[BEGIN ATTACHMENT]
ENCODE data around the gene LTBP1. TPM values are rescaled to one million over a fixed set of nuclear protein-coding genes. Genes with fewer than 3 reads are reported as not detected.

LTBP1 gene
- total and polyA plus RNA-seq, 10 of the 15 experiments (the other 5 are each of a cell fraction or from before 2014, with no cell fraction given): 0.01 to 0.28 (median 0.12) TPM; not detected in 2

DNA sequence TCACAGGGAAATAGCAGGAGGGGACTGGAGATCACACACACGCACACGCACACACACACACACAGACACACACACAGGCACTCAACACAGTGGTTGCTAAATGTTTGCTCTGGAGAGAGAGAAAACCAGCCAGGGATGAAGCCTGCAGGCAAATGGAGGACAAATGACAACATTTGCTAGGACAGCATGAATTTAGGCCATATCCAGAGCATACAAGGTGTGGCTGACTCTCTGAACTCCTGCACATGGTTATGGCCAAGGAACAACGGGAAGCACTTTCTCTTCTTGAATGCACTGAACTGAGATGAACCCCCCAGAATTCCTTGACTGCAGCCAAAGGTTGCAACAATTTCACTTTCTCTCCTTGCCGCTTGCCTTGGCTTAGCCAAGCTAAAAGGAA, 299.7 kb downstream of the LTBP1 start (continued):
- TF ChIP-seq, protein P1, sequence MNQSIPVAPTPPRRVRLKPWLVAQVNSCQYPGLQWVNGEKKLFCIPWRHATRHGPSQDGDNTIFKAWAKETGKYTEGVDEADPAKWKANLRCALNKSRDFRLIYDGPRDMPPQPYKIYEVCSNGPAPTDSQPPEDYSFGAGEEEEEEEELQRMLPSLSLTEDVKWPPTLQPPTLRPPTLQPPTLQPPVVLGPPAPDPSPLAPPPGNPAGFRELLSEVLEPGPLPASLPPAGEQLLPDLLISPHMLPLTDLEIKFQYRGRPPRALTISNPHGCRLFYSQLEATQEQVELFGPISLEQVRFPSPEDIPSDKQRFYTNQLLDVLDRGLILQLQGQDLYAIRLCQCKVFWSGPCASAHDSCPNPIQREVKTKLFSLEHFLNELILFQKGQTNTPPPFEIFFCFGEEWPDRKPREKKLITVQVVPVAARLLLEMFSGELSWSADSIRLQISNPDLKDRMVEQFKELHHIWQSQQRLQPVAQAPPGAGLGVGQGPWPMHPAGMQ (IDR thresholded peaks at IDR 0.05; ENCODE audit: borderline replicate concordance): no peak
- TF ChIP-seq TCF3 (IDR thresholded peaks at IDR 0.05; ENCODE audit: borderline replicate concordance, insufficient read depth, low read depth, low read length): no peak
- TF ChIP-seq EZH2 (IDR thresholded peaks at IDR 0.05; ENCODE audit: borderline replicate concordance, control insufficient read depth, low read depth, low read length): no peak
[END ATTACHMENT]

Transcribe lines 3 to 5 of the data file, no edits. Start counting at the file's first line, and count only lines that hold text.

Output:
- total and polyA plus RNA-seq, 10 of the 15 experiments (the other 5 are each of a cell fraction or from before 2014, with no cell fraction given): 0.01 to 0.28 (median 0.12) TPM; not detected in 2

DNA sequence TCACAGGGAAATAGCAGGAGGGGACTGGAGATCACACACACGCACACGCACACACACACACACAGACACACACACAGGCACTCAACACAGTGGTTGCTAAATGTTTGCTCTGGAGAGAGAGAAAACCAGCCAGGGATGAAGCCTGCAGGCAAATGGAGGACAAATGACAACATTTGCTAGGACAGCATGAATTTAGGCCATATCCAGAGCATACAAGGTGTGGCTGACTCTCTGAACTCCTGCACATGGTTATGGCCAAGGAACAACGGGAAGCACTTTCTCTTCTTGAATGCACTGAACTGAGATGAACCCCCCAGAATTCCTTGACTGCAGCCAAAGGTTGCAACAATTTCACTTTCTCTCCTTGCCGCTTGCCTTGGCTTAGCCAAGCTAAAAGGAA, 299.7 kb downstream of the LTBP1 start (continued):
- TF ChIP-seq, protein P1, sequence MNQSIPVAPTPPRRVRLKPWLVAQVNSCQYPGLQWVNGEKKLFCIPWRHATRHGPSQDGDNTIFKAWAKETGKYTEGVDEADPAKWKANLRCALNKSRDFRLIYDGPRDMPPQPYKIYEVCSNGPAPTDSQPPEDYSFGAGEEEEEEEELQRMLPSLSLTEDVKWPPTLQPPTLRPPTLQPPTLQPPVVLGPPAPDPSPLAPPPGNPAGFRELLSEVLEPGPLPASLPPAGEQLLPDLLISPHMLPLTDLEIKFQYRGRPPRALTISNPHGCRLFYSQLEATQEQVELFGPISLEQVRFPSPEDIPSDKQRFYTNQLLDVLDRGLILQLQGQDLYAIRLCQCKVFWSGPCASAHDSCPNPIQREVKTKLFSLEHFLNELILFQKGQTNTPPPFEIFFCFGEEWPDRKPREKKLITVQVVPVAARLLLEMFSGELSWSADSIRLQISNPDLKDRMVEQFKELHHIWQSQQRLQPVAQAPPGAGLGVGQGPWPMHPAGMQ (IDR thresholded peaks at IDR 0.05; ENCODE audit: borderline replicate concordance): no peak